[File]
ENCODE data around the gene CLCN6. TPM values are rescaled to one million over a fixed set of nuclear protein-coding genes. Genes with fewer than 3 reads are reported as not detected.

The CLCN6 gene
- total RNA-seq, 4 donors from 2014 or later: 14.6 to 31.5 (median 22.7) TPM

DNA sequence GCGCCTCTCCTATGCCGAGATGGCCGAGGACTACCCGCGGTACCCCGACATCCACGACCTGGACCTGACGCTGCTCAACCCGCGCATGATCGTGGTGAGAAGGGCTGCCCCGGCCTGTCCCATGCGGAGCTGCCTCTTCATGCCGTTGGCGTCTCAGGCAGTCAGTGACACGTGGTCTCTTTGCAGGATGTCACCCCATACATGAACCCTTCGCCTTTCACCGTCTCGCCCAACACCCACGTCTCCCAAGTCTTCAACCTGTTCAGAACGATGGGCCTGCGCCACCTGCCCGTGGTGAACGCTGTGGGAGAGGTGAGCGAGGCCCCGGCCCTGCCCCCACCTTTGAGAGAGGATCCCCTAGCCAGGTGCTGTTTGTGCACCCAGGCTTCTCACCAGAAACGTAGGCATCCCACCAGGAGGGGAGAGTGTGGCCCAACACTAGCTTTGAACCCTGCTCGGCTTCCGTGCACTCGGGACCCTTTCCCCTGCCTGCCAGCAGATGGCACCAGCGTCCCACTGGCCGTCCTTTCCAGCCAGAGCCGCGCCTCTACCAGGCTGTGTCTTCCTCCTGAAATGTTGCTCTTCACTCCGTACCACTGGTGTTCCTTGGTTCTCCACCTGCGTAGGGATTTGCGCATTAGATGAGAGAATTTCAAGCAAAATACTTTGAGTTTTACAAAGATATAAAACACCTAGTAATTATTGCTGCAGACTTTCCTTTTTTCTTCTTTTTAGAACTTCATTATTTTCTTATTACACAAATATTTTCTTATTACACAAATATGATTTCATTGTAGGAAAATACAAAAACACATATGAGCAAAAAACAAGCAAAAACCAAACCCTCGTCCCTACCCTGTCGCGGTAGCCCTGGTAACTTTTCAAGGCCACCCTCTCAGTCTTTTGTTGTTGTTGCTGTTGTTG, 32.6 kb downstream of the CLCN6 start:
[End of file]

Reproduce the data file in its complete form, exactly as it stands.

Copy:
ENCODE data around the gene CLCN6. TPM values are rescaled to one million over a fixed set of nuclear protein-coding genes. Genes with fewer than 3 reads are reported as not detected.

The CLCN6 gene
- total RNA-seq, 4 donors from 2014 or later: 14.6 to 31.5 (median 22.7) TPM

DNA sequence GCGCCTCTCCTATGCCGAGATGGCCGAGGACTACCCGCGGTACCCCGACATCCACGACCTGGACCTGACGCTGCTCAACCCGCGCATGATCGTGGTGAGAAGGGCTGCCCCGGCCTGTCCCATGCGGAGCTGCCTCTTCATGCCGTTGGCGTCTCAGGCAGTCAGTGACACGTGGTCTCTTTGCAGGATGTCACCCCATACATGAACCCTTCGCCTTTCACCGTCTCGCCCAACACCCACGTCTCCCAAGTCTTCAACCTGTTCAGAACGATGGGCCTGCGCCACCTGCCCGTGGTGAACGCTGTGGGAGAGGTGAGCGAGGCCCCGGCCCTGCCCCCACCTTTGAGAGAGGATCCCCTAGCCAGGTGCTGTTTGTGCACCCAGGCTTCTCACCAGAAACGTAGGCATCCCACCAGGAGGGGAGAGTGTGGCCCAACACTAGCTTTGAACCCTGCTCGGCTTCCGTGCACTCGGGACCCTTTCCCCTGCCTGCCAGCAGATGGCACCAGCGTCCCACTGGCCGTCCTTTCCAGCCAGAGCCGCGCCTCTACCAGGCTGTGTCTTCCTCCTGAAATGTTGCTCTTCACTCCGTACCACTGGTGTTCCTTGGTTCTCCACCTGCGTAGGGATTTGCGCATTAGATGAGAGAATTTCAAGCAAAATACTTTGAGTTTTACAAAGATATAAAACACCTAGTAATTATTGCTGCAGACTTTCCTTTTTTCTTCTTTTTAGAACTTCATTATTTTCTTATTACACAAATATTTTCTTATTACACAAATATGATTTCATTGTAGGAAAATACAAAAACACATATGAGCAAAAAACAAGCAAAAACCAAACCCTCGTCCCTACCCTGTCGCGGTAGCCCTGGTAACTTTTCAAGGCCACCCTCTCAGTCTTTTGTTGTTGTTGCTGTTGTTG, 32.6 kb downstream of the CLCN6 start: